St. Louis is fighting to keep its NFL team from bolting to Los Angeles. Proponents see an economic benefit to keeping the team, and they fear losing of the Rams will hurt the city's prestige.
After years of recession and rampant tax evasion, the U.S. territory is desperate to renegotiate its $73 billion debt. But it can't declare bankruptcy, and plans to raise taxes face strong resistance.
The president says he's pushing for the controversial Trans-Pacific Partnership in part to boost "Made in the U.S.A." products around the world. So why make the pitch at Nike?
A Harvard economist and colleagues looked at data for millions of families. They found that kids living in Baltimore City went on to make less money than their peers in adulthood.
President Obama is turning his My Brother's Keeper initiative into an outside alliance that will live on after his presidency. He described the new effort at an event in New York City on Monday.
A new book suggests that tall tales on craft bourbon labels are the rule rather than the exception. They're just one example of a slew of "carefully cultivated myths" created by the bourbon industry.
The McDonald's turnaround plan is staking its future on being a "progressive burger company." But what does that mean?
Stores in Baltimore are welcoming customers back Monday as the National Guard begins to move out. But the small mom-and-pop stores in the neighborhood are in for a long road to recovery.
Uber is becoming more popular in China, but many drivers say they don't do it for the money. They say they like the human connection and the freedom.
AltSchool's innovative for-profit schools are based on intensive technical innovation. The startup has attracted more than $100 million from high-profile backers, including Facebook's Mark Zuckerberg.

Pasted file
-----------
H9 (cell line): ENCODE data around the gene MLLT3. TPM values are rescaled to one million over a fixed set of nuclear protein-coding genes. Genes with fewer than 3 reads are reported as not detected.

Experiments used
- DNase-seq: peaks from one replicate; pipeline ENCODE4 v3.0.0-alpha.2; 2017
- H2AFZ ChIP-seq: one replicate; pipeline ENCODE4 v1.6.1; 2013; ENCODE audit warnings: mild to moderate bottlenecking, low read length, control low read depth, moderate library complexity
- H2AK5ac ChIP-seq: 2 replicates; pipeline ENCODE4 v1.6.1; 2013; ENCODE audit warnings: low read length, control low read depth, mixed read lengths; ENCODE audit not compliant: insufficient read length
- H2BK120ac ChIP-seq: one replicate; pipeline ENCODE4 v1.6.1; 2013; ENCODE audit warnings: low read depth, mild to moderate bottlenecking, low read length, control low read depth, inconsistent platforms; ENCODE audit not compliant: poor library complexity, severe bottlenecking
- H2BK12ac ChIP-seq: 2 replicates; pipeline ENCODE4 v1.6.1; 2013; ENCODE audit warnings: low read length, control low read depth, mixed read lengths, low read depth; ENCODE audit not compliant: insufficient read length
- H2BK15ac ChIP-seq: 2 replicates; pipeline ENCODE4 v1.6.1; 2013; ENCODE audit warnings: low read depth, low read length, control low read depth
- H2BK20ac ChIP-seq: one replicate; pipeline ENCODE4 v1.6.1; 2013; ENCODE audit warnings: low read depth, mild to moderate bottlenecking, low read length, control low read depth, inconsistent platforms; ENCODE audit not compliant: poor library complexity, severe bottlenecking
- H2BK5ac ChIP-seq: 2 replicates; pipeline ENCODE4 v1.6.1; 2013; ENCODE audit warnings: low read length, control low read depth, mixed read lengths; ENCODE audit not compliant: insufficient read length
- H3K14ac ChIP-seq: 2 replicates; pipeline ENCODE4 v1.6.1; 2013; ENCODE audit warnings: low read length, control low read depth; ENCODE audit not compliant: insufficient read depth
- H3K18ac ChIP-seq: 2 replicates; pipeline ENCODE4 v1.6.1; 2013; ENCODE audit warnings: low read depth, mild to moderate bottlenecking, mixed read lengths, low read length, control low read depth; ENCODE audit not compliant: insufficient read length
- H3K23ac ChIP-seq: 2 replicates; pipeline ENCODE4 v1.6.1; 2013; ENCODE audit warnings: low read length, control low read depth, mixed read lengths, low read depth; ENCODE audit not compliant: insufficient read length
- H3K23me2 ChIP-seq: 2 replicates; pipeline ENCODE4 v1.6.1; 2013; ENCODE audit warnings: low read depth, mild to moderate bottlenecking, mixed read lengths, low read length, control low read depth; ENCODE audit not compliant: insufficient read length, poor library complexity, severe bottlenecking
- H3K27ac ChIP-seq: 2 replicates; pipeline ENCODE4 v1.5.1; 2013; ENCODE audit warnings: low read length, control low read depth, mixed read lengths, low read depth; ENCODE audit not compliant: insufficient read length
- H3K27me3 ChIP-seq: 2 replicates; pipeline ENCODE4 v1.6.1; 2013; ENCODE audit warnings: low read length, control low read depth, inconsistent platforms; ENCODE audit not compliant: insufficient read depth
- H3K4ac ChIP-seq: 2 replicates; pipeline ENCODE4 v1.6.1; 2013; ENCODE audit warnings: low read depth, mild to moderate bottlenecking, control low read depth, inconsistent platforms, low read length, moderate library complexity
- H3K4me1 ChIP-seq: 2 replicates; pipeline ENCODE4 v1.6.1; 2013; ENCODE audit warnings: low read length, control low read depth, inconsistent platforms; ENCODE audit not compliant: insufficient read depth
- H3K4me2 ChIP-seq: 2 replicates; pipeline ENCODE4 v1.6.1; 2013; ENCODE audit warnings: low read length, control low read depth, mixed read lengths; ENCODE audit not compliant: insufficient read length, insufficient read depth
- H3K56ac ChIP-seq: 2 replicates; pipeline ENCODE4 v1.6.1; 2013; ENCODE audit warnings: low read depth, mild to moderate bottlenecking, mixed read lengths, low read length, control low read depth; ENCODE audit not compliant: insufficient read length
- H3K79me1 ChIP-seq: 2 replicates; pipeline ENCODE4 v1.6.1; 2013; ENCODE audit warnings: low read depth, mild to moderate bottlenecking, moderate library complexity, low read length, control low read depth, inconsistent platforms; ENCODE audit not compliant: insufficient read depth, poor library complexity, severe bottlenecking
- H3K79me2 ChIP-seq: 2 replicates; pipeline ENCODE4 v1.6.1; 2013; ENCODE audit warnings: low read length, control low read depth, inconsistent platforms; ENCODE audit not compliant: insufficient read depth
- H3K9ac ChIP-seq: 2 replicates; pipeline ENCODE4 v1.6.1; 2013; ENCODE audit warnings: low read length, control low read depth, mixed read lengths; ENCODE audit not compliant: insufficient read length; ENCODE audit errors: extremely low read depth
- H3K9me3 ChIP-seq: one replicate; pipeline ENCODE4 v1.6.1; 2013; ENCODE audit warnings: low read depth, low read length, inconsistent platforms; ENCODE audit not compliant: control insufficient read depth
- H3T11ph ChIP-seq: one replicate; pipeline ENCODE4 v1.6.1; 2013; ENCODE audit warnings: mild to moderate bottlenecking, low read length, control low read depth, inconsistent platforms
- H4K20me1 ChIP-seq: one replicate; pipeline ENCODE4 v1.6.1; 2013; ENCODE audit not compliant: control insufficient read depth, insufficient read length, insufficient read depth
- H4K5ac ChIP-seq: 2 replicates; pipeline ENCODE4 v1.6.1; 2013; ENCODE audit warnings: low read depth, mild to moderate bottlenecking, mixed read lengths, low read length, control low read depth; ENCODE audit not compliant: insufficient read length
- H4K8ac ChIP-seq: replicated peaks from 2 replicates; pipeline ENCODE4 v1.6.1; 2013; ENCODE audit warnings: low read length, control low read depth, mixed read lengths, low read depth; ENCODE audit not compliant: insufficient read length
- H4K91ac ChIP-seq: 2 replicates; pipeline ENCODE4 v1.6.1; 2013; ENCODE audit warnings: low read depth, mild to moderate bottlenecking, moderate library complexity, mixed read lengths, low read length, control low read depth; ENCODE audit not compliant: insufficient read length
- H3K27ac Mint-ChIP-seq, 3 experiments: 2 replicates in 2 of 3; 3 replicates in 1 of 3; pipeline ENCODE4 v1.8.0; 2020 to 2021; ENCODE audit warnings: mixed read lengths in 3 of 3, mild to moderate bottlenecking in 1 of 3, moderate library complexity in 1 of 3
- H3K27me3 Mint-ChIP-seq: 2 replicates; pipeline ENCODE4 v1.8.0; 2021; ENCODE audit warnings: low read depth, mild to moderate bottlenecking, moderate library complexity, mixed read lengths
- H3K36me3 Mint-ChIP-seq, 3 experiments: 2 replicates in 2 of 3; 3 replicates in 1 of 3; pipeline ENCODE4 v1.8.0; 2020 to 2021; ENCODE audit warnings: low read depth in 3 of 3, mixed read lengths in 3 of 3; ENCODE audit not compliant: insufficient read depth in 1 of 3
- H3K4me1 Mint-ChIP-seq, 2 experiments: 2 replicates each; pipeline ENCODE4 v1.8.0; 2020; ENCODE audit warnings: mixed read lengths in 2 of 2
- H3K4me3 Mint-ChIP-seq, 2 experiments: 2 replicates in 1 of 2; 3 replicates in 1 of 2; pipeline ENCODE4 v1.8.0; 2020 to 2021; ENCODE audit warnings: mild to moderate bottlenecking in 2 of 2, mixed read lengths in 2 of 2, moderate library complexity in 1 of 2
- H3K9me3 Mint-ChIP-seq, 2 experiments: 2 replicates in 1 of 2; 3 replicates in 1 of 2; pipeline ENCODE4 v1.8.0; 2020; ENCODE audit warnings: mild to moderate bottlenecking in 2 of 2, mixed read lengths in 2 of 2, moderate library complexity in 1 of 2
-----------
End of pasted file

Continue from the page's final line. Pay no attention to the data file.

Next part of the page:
"The reality is, our recent performance has been poor," McDonald's President and CEO Steve Easterbrook said in a video released Monday.
A Tupperware party in Fort Worth, Texas, drew quite a crowd the other day: 250 people. This wasn't your average Tupperware party — it was part improv, part satire and part drag show.
Poor kids who moved to neighborhoods with less poverty did much better than those who didn't move.
Apple's new mobile software platform is designed to help collect data for medical research, but concerns have been raised about privacy and informed consent.
Some casinos are trying to attract players by switching out games based on luck for games relying on skill. This story originally aired on All Things Considered on April 29, 2015.
Sisters Yukia Walker and Yuneisia Harris, owners of Curvaceous Couture bridal boutique, are stepping into the spotlight with a new reality show.
Thirty years ago the Coca Cola company introduced New Coke, which is legendary as both the most disastrous, and most successful product launches of all time.
Baby boomers account for about half of all consumer spending, yet only 10 percent of marketing dollars are aimed their way. Correspondent Ina Jaffe talks advertising strategy with NPR's Scott Simon.
U.S. and Canadian transportation officials announced Friday new, tougher standards for tank cars that haul explosive crude oil. But some safety advocates say the regulations don't do enough to protect those who live near railways from potentially deadly derailments.
The tradition of the annual meeting is gradually changing. Some firms have replaced the face-to-face meeting with a virtual one. But some investors still want to look the CEO in the eye.